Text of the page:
Preserving the Past in a Futuristic World

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Uncle Jim (left) and my dad.

As long as I can remember, I have held a strong affection for old photographs. Finding boxes upon boxes filled with old pictures in my Nanny’s home and, after her death, in my father’s garage, is the one silver lining I can find in her proclivity for hoarding. When my father died nine years ago at 61, I was grateful to my Nanny for having kept his baby book, complete with photos, milestones, and a lock of his hair—so that in the midst of our sadness, my sisters and I could marvel at our dad’s cheeky grin and the twist of curls that once topped his head. So much life had passed between the moment captured in the photograph and the moment that I held it in my hands. It helped us in those days after his death to think of the beginning of our dad’s life as we braced ourselves against the grief of its end.

On New Year’s Day, before we had kids, my husband and I would organize all of the photographs we had taken during the previous year and put them into a photo album. While the process was long and tedious, it was also incredibly rewarding. The finished albums served as a memento of all of the adventures we had had throughout the year. We still bring them out from time to time to show our kids pictures of us when we were young and worldly globetrotters.

We stopped making those albums after we had kids. In fact, we ditched our old film camera when I was 11 weeks pregnant with our first child. The allure of the instant gratification of a digital camera was just too seductive. And, at first, it did seem like going digital had been the best decision we’d ever made.  There was no waiting to get the film developed, we could take photos wherever we went without worrying about “wasting” a frame, and there was no such thing as a bad photo because you could always view and “re-do” as necessary.

After our daughter was born we tried to revive our album-making project. We took the SD card to Walgreens and made prints of our photos. Unfortunately, we had overestimated the amount of free time (aka photo-organizing time) we would have with a newborn in the house—by a lot. Not able to complete the project, we put the photos in a box and stored it in the basement. We vowed to make the album someday soon.

Someday rolled around the following December. When I opened the box to begin organizing the photos, instead of images of my daughter’s sweet little face I found photos that were hazy and discolored. It seems that maybe our switch to digital might have been a bit hasty.

I’m not really sure what caused the damage to our photos. Maybe it was the paper they were printed on? Or maybe the ink was sensitive to the temperature variations in the basement? Whatever the cause, I’ve been dubious about the longevity of digital photography ever since. Sure, we’ve made prints and framed them. But I don’t hold much hope that our kids will be able to hold these contemporary photographs in their hands sixty years from now like I’m able to do with photos of my parents. And that makes me really sad.

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My mom and her brothers.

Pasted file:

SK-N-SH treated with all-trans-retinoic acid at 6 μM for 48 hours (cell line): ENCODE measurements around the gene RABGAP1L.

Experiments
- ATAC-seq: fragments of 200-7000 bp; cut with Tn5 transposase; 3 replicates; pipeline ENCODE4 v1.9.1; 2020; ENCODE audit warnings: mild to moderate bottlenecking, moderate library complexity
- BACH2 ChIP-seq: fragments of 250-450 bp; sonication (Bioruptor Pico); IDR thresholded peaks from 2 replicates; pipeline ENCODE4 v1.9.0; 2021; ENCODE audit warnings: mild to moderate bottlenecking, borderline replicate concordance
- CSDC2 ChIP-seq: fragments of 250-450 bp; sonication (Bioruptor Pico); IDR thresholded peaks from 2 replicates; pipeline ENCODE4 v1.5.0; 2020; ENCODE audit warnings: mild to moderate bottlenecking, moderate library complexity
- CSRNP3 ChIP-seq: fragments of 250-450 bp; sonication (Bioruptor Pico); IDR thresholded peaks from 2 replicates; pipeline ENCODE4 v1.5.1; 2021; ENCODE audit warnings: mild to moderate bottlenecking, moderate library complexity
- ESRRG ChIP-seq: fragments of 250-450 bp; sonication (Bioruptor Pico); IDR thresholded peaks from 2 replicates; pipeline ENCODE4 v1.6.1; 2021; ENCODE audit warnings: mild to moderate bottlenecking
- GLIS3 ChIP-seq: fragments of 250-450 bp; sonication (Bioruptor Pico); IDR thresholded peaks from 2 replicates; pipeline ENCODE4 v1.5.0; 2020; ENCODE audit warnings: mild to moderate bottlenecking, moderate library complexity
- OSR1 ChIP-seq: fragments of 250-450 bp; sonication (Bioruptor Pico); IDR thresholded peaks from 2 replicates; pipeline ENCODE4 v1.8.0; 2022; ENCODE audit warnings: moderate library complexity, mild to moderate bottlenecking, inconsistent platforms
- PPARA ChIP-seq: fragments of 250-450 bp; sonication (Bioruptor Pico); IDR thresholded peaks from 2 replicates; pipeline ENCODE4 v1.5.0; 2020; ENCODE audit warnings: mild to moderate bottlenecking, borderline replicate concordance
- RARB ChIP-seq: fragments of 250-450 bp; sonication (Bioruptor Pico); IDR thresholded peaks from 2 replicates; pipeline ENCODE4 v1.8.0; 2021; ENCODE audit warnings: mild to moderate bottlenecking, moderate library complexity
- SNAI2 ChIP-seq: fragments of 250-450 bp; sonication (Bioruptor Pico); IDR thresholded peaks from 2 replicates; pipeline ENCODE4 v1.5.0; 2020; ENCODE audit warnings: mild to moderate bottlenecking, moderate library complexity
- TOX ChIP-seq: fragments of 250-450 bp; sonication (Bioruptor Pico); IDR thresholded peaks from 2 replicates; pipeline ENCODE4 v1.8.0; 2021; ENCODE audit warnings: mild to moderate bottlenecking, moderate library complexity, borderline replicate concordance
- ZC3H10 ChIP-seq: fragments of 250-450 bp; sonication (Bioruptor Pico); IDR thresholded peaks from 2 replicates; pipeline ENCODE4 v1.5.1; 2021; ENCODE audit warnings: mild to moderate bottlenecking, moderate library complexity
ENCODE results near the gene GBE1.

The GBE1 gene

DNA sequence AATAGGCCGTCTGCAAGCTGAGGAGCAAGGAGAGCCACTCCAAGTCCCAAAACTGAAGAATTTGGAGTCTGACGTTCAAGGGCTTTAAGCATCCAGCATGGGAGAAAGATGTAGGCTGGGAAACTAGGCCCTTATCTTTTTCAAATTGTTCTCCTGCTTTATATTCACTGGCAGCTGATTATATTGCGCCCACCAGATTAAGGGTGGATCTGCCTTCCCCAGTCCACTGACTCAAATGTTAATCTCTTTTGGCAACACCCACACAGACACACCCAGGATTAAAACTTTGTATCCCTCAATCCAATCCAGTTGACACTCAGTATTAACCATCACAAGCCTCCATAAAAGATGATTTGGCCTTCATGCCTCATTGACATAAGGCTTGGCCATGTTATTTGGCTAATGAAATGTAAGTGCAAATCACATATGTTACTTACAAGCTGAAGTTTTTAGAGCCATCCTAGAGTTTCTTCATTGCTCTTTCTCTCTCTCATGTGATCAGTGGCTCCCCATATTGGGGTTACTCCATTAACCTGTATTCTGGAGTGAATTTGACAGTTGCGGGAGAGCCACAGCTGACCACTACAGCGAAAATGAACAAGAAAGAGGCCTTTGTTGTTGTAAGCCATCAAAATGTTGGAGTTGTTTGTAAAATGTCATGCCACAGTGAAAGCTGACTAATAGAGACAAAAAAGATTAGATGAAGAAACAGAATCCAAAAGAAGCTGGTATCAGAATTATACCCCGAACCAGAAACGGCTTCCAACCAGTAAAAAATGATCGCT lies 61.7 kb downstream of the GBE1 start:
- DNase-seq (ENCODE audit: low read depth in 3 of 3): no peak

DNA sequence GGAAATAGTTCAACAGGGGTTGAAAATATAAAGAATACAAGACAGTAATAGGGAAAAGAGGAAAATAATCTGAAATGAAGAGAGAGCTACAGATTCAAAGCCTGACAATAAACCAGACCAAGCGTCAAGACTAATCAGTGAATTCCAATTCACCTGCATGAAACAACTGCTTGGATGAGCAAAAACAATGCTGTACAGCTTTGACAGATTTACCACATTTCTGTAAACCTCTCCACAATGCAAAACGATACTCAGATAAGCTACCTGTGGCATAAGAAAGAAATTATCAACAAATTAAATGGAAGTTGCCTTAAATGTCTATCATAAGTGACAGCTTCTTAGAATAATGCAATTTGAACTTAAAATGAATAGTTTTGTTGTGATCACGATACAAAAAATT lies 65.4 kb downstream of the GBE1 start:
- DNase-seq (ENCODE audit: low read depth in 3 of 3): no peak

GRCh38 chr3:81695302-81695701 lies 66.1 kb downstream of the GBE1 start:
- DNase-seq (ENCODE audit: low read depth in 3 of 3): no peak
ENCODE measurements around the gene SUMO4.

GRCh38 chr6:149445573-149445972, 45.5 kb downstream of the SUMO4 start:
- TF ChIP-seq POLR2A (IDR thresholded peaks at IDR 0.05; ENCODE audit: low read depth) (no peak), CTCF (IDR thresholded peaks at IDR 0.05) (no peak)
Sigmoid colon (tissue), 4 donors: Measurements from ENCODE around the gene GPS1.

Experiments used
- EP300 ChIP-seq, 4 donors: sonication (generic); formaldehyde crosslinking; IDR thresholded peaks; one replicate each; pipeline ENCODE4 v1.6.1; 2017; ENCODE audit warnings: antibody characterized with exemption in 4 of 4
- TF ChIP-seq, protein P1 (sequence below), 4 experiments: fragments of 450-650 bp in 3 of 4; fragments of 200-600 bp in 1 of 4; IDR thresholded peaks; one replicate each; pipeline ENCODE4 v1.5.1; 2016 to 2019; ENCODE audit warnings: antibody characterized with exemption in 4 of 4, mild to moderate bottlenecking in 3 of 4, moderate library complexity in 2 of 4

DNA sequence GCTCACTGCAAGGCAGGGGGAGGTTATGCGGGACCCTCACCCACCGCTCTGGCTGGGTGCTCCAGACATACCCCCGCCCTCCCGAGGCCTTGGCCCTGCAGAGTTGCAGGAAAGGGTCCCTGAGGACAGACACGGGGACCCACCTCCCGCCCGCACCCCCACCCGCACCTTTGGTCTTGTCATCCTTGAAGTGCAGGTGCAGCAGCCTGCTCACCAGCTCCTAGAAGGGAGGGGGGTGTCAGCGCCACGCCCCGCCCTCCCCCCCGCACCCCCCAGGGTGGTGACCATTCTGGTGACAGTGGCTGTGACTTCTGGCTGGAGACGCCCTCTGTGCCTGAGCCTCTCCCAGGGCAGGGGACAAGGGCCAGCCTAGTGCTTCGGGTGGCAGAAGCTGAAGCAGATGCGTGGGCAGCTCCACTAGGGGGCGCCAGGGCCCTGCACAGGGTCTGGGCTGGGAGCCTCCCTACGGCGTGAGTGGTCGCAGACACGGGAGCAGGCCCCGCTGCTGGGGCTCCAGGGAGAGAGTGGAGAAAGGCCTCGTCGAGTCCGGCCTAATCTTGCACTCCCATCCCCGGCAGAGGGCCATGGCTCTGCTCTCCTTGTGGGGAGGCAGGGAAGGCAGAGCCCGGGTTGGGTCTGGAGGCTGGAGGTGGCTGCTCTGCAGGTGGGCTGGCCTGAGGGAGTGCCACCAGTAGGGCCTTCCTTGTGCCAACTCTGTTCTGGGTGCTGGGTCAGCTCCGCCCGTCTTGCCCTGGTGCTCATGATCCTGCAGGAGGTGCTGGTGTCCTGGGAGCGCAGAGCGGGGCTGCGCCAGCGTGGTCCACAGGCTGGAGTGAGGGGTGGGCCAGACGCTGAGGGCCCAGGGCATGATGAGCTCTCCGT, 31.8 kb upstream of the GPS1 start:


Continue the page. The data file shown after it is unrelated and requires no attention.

The image above of my dad and my uncle as boys is one of my favorites. They both wear mischievous grins, dirty t-shirts, and expressions that hint at the no-good they were up to in the moments before the camera took that shot. I would give anything to know what they had been doing and thinking in that moment. My uncle Jim, although two years younger than my dad, had died before him after a long battle with lung cancer. They both experienced such pain at the end of their lives. All that pain is washed away for a few moments when I’m looking into the faces of their young selves and imagining the mischief they had been making.

And in the photo above left, my mom and her two brothers sit for a photo in my grandparents’ backyard. My mother’s nose is scrunched up and she is squinting at the camera. Perhaps the sun was shining in her eyes. She’s wearing a bathing suit, so maybe she and my uncles had gone swimming in the bay at the edge of my grandparents’ property. The next time we talk, I’ll ask her. I wonder if she’ll remember.

Flexible film was invented by George Eastman in 1889 and enabled the widespread use of hand-carried box cameras. Although the technology was improved upon over the course of the next 120 years, each iteration produced more-or-less the same outcome: reliable, indelible images, that—if treated with care—would still be around to look at 120 years into the future. I long for that certainty with today’s digital images.

Don’t get me wrong, I snap iPhone photos of my kids with abandon. I’m a “mobile upload” fiend on Facebook. Me and technology, we’re tight.

But I also worry that those sweet, irreplaceable images of my kids are being held hostage inside my phone and at the mercy of fickle technology that is rooted in planned obsolescence. I want our kids to not only be able to sift through photos of my husband and me as kids, and to look at photos of our wedding (which were, thankfully, taken with “old-school” technology), but also of themselves in the early moments of their lives and throughout their childhood. I worry the current technology for storing images will be obsolete by the time our kids are grown. What do we do if tomorrow’s new-fangled technology is unable to view the memories we’re making today?

 

 


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